Locking Up the Vote: Prison-Based Gerrymandering and its Impact on the Black Vote — Justice Above All, Ep. 4
Prison-Based Gerrymandering: the practice of counting people who are incarcerated as residents of the communities in which they are imprisoned rather than their home communities.
Later this year, the redistricting process will begin and the states will begin drawing the districts that will determine the allocation of political power and representation for the next ten years. However, a practice known as prison-based gerrymandering threatens the principle of “one person, one vote” and risks unfairly diluting the political power of Black and urban communities, while inflating the power of white, rural ones.
On this episode of Justice Above All, Thurgood Marshall Institute Senior Researcher Kesha Moore talks to the Executive Director of the Abolitionist Law Center, Saleem Holbrook, and Cara McClellan, Assistant Counsel at the Legal Defense Fund, about the inherent racism surrounding prison-based gerrymandering and how it continues to feed the prison industrial complex.
Because of the explosion of mass incarceration and the racialized nature of mass incarceration, prison-based gerrymandering has massive electoral consequences.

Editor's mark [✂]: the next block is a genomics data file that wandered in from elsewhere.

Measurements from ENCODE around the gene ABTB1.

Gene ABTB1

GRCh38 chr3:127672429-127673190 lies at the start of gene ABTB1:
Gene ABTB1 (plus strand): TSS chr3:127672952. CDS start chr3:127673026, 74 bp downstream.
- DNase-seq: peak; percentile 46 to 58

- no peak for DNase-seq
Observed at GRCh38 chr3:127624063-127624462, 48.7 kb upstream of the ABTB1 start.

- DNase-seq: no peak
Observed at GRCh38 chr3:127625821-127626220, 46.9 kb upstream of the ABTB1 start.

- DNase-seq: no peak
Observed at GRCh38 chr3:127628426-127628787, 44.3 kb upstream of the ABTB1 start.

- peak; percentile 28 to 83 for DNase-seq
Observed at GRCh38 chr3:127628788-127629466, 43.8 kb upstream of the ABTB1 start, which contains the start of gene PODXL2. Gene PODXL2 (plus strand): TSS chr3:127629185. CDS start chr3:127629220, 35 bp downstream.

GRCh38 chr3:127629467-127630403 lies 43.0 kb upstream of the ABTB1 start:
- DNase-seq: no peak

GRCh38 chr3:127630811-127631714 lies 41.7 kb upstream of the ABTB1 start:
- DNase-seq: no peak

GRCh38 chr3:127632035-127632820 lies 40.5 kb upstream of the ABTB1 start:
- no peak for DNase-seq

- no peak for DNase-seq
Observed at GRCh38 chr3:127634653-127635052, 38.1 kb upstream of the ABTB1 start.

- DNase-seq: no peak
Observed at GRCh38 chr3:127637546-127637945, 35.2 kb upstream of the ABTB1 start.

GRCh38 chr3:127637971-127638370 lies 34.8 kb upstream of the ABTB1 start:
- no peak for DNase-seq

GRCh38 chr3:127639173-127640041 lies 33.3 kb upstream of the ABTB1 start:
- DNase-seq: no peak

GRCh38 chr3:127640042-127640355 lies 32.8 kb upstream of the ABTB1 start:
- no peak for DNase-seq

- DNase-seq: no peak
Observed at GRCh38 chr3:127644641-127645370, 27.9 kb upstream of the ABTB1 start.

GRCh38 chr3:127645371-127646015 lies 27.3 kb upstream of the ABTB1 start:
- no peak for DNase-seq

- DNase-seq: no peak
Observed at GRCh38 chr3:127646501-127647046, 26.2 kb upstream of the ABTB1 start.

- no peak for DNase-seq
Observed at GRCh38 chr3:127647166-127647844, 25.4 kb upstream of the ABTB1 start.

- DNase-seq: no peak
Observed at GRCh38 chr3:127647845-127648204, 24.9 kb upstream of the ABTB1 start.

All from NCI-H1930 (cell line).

Nationwide, the state prison population more than quintupled in size between 1974 and 2000, mostly due to the “War on Drugs.” Black people are incarcerated in state prisons at a rate five times that of white people and Latinx people are imprisoned at a rate of 1.4 times higher than whites. Today, the prison population is over 2 million people and larger than 15 individual states. If the incarcerated population could form its own state, it would qualify for five votes in the Electoral College.
LDF’s Thurgood Marshall Institute is a non-partisan multi-disciplinary and collaborative think tank within LDF that launches targeted campaigns and undertakes innovative research to shape the civil rights narrative.
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The Thurgood Marshall Institute is a multidisciplinary center within the Legal Defense Fund that complements LDF’s traditional litigation strengths and brings critical capabilities to the fight for racial justice, including research and targeted advocacy campaigns.